And Still The Wheel Turns

My bike is… fixed, thankfully. I figured that a 250 元 ($38) vehicle, made from thin aluminum and depended on for constant transportation would experience its fair share of booms and busts; and let’s just say that the latter has become the more salient of the two. All other previous fallacies were easily disregarded – the unstable seat, the lost reflector and the falling chain – but breaking my handlebar off cleanly is far from ignorable. So I decided to go to the local bike repair “stand” (not shop) to check it out. Within a few moments, they quickly installed a black handlebar for a mere 35 元,  and that’s how my bike came about being fixed. However this entire fiasco had me reflecting on how common people visit these stands, the obvious, and how fixing my bike metaphorically connects to my life, the abstract.

Moments after fixing my bike I rode off feeling concrete, complete and proud enough to finish my other errands. Of course, I questioned the black lacquered bar, slightly marred by rust, as to whether it could truly replace the shinny and silver handlebar, but I reassured myself that it was a matter of efficiency, not perfection. When I finally stopped at the ginormous electronic store (ironically, to replace my broken headphones), I saw all the neighboring bikes with the same black lacquered handlebar juxtaposed to yellow, silver and blue bodies.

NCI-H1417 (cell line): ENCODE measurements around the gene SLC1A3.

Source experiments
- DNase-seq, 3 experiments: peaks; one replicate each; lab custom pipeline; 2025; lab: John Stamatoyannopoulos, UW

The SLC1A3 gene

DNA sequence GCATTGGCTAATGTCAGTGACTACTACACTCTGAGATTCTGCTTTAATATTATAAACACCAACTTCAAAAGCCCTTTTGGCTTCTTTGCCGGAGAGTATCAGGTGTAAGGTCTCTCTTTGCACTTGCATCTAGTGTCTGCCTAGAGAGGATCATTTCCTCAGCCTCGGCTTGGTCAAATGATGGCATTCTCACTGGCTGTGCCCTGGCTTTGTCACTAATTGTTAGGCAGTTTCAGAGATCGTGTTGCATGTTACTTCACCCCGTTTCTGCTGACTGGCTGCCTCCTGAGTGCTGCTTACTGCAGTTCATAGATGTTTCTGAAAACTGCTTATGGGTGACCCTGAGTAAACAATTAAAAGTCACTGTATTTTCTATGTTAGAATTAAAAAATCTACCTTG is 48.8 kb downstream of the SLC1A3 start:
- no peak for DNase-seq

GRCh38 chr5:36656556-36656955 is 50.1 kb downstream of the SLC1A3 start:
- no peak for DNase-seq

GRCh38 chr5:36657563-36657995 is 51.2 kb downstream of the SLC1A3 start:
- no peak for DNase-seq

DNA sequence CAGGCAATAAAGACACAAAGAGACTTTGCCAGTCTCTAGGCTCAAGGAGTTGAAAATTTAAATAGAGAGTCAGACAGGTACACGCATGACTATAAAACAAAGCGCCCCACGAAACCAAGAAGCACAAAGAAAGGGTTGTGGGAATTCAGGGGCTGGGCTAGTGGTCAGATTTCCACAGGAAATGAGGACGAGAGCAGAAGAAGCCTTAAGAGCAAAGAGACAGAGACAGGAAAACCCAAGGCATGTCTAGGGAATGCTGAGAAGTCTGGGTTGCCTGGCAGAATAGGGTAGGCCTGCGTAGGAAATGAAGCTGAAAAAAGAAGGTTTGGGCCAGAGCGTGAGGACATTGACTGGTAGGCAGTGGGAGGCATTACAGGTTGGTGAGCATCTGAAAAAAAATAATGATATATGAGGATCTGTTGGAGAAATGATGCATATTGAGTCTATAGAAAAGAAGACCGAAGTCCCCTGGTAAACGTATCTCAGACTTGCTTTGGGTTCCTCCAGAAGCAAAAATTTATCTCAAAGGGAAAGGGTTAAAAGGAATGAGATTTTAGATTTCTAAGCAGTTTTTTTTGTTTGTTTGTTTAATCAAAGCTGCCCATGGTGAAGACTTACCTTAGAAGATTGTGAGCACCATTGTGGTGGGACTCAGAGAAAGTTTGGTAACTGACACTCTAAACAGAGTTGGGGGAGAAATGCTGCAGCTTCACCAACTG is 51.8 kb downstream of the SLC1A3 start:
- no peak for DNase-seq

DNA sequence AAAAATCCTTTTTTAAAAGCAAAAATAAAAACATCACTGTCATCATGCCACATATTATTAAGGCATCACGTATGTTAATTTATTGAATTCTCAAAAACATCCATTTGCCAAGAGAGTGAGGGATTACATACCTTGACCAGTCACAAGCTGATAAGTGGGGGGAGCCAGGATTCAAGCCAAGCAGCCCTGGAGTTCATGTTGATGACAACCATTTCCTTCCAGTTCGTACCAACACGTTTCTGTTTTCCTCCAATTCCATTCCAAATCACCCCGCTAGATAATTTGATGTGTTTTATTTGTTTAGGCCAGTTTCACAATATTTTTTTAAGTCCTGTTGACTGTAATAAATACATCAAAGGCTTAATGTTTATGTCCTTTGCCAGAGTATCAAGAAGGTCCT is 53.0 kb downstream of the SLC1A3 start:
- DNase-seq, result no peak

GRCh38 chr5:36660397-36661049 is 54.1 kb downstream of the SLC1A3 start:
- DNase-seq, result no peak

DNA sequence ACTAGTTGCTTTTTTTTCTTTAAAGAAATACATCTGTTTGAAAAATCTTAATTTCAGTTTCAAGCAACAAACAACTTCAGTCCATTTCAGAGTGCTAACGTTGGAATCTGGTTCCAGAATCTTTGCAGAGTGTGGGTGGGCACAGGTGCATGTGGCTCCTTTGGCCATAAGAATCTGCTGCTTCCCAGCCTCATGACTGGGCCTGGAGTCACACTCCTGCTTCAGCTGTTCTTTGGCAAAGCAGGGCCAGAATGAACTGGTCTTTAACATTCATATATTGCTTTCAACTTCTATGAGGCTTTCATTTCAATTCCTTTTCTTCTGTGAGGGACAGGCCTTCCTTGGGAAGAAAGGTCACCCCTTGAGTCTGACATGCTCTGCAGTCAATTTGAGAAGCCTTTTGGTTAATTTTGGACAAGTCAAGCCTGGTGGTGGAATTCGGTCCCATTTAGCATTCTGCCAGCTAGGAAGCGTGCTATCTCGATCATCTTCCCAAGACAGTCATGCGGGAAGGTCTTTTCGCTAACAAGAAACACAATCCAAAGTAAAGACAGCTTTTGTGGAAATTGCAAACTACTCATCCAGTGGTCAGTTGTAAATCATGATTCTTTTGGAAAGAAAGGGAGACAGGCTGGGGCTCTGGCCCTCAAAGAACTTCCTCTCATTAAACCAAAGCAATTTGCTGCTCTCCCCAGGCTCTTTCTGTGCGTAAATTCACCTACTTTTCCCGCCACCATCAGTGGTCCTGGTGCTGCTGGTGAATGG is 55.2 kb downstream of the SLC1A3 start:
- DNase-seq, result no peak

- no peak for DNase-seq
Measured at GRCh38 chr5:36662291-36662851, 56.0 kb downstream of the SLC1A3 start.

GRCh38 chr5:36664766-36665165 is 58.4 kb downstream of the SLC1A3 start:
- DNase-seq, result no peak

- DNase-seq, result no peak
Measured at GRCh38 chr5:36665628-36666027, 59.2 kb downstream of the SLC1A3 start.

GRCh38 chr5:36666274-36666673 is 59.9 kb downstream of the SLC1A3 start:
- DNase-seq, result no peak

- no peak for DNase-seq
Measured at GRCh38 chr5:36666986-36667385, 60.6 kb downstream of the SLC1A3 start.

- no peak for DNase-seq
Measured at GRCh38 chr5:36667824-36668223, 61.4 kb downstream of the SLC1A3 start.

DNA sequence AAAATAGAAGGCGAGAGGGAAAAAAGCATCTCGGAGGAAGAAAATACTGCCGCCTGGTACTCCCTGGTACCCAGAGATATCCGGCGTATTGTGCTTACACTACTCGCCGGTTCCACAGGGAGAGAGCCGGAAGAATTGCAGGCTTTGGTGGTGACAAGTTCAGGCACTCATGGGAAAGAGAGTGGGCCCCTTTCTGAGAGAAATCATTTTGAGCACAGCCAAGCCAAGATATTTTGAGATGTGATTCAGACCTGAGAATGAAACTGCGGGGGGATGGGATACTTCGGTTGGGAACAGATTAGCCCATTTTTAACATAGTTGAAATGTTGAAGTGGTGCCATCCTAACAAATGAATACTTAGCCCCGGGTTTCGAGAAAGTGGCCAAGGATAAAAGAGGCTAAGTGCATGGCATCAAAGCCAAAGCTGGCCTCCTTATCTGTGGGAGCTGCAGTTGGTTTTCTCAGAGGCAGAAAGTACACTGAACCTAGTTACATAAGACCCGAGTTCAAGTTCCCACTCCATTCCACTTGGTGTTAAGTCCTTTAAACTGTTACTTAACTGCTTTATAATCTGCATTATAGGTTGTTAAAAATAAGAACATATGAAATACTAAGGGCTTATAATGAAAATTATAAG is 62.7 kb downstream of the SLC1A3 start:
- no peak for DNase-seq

Perhaps the saying “misery loves company” is applicable, but I was suddenly relieved to see commonality of bike malfunctions in Shanghai. Clearly these forms of transportation are far from expendable, and with a little work and elbow grease these wheels will still turn. As we have learned, the Chinese don’t play with their efficiency.

Recently, I’ve been granted plenty of time to be pensive and I find the timing of my bike breaking divine. Metaphorically, I am the bike and in order for me to function as a whole, to churn the wheels and move through life, I need functioning parts that suit my needs. But recently I’ve seen that many parts of my life are obsolete and they are my expendables, ready to be casted away to make room for something new. The truth is, my wheels must continue to spin and will do so long as I desire for them to.

I am not naïve enough to assume that these replacements will trump the replaced – the black handlebar and life changes – but there is always something mystical about doing things anew. I’ve been watching plenty of True Blood and one particular quote come to mind: “It’s all about casting off the empty shell of what’s dead and embracing the mysteries of what is yet to come!” These reparations and novelties in my life may not outdo the previous defaults but within that ambiguity lays the beauty – the beauty of difference. To me, it’s like embracing a new cycle, and after doing such, it will be like churning the wheel all over again. Likewise, I may not know what is yet to come but I am sure that it’s better than the half handlebar or the flawed ties from before.

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